Tommy Lasorda, the eternally optimistic Hall of Famer who managed the Los Angeles Dodgers for 20 seasons and led them to two World Series titles, has died at the age of 93, the team announced Friday.

Lasorda, long hailed as one of the most colorful figures in baseball, suffered  cardiopulmonary arrest at his home just after 10 p.m. Thursday and was taken to a hospital “with resuscitation in progress,” according to the Dodgers. He was pronounced dead at 10:57 p.m.

Lasorda had just been released Tuesday from an Orange County hospital, where he spent about six weeks. He was hospitalized in November, shortly after attending the Dodgers’ World Series-clinching victory in Arlington, Texas.

The San Diego Padres expressed their condolences on his death, tweeting that they “join the entire baseball community in mourning the loss of Tommy Lasorda.”

“He always thought he was blessed,” Steve Garvey, who began his career with the Dodgers before becoming a Padre, told MLB.com (in video above). “And the blessing, you know, was sincere too. Bottom line was he loved people, he loved his country. I would say he’s gotten the most out of his life of really anyone I know.”

Former Padre and New York Yankee Dave Winfield posted his thoughts on Lasorda on Twitter: “Anyone that ever met him knows he was one of a kind!”

Long-time Dodger and New York Met Mike Piazza, who spent one year as a Padre, posted that his “love and utmost appreciation for Tommy Lasorda is deeper than baseball.”

A Hall of Famer since 1997, Lasorda led the Dodgers to two World Series championships, in 1981 and 1988, and two World Series losses, in 1977 and 1978, during his managerial career.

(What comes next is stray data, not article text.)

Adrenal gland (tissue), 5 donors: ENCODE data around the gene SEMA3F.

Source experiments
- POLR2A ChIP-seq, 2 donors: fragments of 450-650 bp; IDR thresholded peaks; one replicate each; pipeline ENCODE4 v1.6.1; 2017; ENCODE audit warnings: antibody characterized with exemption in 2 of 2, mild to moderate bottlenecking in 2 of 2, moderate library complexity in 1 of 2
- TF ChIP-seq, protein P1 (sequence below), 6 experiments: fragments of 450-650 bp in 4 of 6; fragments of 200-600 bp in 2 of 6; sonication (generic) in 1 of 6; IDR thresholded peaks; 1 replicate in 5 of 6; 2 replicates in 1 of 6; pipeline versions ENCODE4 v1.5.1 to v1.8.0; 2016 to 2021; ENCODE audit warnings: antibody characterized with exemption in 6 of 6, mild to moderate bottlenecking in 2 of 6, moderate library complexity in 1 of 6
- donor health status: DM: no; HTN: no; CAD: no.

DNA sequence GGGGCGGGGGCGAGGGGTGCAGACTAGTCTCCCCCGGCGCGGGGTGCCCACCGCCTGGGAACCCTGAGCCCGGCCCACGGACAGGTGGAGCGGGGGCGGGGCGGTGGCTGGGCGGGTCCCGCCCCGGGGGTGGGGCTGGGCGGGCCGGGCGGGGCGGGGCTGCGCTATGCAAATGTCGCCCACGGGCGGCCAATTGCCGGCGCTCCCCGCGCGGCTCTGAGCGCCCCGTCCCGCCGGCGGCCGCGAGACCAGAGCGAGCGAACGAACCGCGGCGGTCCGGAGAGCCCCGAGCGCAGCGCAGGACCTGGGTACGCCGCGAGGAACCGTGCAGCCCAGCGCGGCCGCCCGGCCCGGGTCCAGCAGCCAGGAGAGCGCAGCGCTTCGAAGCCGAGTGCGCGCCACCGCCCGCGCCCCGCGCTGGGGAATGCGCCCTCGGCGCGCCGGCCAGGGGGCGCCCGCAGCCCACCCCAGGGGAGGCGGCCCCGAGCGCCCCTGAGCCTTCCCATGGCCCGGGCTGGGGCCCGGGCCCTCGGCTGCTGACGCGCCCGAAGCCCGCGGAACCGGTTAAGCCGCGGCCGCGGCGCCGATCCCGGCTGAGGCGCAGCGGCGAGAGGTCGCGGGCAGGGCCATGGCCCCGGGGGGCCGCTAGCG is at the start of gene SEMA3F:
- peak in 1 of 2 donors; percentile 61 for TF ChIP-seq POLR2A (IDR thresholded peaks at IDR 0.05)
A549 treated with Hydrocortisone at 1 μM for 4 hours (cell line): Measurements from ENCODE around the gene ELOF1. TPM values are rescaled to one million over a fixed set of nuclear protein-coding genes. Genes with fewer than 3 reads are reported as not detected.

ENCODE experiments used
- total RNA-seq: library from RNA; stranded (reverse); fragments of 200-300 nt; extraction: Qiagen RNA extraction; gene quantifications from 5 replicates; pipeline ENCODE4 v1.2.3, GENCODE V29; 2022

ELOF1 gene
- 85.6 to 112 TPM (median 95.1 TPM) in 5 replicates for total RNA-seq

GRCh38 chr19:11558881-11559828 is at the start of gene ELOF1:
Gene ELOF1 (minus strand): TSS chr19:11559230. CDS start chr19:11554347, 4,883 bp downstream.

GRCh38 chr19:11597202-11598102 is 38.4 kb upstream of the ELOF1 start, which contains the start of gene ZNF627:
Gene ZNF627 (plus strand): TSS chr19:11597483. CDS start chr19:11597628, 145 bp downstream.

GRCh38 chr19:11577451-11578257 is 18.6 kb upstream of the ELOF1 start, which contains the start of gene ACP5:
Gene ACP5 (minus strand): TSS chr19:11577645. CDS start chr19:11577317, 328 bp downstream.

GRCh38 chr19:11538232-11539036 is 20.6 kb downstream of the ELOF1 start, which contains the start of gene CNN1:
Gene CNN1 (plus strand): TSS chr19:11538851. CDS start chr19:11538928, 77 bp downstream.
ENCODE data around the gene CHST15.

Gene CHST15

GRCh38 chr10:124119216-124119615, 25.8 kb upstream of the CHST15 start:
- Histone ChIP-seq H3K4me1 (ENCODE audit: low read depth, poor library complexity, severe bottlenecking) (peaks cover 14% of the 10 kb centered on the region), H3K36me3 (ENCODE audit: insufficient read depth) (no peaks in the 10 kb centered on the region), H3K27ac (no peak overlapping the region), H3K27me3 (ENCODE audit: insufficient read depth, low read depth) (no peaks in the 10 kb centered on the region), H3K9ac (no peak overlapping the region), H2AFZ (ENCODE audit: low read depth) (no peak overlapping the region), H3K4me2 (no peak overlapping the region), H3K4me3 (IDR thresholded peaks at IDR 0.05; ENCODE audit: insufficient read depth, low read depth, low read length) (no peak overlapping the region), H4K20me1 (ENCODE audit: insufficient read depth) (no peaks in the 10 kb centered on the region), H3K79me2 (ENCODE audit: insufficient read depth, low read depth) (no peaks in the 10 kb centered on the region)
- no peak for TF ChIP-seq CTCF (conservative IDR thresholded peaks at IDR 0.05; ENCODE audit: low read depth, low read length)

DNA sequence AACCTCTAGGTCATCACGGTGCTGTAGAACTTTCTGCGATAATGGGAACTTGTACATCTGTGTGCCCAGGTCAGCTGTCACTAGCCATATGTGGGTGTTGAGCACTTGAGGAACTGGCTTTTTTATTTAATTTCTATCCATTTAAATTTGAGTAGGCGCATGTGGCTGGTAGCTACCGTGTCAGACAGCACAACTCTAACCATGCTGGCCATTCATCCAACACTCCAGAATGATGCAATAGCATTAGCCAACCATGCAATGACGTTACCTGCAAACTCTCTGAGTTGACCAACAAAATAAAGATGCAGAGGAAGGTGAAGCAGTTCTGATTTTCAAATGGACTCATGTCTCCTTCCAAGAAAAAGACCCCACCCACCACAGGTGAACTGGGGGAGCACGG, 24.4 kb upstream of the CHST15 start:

The Fullerton resident was with the Dodgers organization for more than 70 years as a player, scout, manager and front office executive. He managed the Dodgers from 1976-96.

“My family, my partners and I were blessed to have spent a lot of time with Tommy,” Mark Walter, Dodgers owner/chairman, said. “He was a great ambassador for the team and baseball and a mentor to players and coaches. He always had time for an autograph and a story for his many fans and he was a good friend. he will be dearly missed.”

Stan Kasten, team president/CEO, added, “In a franchise that has celebrated such great legends of the game, no one who wore the uniform embodied the Dodger spirit as much as Tommy Lasorda.”

Praised as one of baseball’s greatest ambassadors and known as one of the sport’s great interviews, Lasorda was a ubiquitous media presence during his managing days. He made multiple appearances on television shows, often playing himself.

Lasorda was born in Norristown, Pennsylvania, on Sept. 22, 1927. He was signed by the Philadelphia Phillies in 1945, but reached the big leagues as a pitcher with the Brooklyn Dodgers in 1954.

He started one game for the 1955 Dodgers and won a World Series ring that year despite only appearing in four games.

After his playing career ended in 1960, Lasorda spent the next decade working his way up through the Dodgers organization as a scout and minor league manager. In 1973 he was made the team’s third-base coach, heir-apparent to longtime manager Walter Alston. He took over when Alston retired at the end of the 1976 season.